• charts: If your chart depends on another chart you own, or if you don't want to rely on Helm's default library (the default registry where Helm pull charts from), you can bring this same structure inside this directory. Chart dependencies are installed from the bottom to the top, which means if chart A depends on chart B, and B depends on C, the installation order will be C ->B ->A.

There are other fields, but these are the most common, and they're the required ones. You can take a quick look at Zaqar's repository to check on how we can publish open source charts.

A quick note: When installing Helm, make sure you're installing version 3. Version 2 still works, but it needs a server-side component called Tiller, which ties your helm installation to a single cluster. Helm 3 removed this need with the addition of several CRDs, but it's not supported in all Kubernetes versions.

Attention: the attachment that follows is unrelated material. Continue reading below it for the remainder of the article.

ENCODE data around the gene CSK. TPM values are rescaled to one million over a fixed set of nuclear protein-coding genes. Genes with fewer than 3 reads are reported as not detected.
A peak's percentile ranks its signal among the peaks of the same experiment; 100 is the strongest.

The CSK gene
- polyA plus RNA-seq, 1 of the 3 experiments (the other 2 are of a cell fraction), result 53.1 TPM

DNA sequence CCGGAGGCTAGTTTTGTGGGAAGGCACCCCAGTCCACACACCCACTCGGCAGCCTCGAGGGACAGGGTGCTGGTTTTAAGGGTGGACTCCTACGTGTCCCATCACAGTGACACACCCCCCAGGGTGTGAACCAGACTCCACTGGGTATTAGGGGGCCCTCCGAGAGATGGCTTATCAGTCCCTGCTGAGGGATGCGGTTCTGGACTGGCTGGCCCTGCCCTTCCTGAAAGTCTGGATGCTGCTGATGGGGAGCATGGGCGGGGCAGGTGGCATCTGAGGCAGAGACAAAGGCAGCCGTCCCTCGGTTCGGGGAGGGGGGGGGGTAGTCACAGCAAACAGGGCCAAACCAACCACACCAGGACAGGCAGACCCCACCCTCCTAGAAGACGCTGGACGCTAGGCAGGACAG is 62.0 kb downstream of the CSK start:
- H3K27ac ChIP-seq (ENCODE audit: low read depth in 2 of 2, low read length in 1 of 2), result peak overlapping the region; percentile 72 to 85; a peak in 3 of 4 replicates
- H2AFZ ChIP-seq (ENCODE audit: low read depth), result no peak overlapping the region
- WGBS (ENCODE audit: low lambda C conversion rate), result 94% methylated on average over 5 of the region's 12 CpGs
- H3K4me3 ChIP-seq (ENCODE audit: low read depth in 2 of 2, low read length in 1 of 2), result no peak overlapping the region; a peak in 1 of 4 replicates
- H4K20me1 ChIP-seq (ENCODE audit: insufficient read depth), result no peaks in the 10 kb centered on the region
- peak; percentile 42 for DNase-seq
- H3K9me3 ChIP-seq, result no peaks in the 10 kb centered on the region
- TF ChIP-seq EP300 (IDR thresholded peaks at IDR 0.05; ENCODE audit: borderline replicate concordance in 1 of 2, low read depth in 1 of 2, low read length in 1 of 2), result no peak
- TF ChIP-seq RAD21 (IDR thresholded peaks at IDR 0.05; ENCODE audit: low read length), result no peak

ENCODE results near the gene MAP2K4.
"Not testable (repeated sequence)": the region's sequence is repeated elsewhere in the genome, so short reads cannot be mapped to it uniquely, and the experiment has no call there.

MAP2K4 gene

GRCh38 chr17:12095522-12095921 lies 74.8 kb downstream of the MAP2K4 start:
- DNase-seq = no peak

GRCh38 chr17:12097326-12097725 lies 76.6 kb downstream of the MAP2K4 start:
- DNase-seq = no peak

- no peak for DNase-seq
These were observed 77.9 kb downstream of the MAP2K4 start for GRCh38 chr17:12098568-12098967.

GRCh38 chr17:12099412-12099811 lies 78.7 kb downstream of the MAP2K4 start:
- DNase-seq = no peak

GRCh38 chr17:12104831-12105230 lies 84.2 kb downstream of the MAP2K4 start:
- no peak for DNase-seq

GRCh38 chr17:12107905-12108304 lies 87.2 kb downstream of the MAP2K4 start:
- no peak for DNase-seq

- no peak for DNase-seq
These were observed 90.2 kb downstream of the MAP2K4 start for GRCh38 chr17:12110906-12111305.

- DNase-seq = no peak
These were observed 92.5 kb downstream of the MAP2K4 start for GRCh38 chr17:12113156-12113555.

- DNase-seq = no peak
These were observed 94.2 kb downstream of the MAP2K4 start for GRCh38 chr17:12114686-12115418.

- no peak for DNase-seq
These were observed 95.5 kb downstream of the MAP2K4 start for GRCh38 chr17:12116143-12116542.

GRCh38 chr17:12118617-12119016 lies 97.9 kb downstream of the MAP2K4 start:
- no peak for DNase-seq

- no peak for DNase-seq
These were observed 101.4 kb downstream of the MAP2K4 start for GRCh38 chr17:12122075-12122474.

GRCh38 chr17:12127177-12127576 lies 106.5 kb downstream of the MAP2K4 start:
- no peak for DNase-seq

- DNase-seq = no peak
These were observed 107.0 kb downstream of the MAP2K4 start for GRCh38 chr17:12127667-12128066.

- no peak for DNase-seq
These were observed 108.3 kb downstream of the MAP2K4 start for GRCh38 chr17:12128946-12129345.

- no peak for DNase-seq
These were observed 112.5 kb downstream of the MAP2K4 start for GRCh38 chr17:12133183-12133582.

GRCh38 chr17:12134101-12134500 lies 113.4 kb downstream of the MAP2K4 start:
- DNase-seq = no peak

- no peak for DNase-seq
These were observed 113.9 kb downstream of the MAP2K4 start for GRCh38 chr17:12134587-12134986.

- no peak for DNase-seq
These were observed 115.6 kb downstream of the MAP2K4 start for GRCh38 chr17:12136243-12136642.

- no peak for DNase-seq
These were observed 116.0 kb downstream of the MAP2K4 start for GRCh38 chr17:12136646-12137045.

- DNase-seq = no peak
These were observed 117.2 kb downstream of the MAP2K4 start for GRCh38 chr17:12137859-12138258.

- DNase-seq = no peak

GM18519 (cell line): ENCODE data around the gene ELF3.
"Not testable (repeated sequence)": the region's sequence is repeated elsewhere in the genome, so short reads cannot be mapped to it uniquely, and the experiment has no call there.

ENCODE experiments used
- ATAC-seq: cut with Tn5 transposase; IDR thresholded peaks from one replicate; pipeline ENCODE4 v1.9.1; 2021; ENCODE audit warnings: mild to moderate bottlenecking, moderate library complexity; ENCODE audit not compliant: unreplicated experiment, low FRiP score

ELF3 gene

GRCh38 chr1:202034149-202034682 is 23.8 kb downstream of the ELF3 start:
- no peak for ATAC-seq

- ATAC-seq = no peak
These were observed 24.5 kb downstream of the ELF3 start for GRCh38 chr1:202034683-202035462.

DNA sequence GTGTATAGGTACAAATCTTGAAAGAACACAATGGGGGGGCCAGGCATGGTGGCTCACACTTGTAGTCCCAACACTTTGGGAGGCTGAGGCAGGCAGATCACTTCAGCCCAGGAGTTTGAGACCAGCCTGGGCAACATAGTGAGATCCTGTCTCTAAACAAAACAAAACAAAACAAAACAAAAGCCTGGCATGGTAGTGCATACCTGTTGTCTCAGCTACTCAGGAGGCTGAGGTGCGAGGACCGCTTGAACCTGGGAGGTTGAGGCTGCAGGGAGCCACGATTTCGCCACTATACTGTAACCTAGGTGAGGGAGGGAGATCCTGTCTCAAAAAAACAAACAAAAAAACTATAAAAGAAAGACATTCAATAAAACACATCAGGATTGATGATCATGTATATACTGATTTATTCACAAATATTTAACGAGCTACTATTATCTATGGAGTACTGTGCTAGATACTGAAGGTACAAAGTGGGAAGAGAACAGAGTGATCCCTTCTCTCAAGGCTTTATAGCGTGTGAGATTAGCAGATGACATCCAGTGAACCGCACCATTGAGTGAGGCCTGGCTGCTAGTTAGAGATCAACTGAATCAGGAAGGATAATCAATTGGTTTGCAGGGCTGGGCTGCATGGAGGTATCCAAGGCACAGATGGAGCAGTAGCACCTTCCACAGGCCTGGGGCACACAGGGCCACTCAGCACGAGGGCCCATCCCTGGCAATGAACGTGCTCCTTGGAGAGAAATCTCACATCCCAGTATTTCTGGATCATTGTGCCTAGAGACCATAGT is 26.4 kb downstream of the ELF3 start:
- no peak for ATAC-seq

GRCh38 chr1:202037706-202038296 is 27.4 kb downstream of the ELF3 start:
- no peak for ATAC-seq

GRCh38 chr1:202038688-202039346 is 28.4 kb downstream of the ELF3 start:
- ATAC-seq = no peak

How to Host a Helm Chart

Ok, you created your chart, now what? Do we have to download the entire repository to install those charts? No! Helm has a public library for the most used charts, which kind of works like Docker Hub.

You can also create your own chart repository and host it online. Helm drinks from the same fountain as HomeBrew, or Linux. You can tap these repositories to download charts contained in them.

Since a chart repository is basically an index.yaml file served from a static web server, you can pretty much create a chart repository out of anywhere.

Take Zaqar, for example – it's hosted on GitHub Pages and is accessible through my domain. When Helm looks for an index.yaml file it's actually looking for the list of available versions of that chart, their SHA256 digests, and the location of the packaged .tgz file to download the chart itself. This is pretty much what NPM does under the hood (overly simplified).

This means you don't need to have your repository cloned forever, and your charts can be private as well. You only need to create a chart repository.

You can even use hosted services like Azure CR to do the job, or you can have a full solution called Chart Museum, which allows you to store your charts and provides you with a neat UI.

Conclusion

Helm is here to stay. It has helped and will help a lot of Kubernetes developers out there for a long time.

If you want to know how to use Helm, you can refer to their docs, or you can take this free learn module on how to deploy your applications on Kubernetes the easy way with Helm.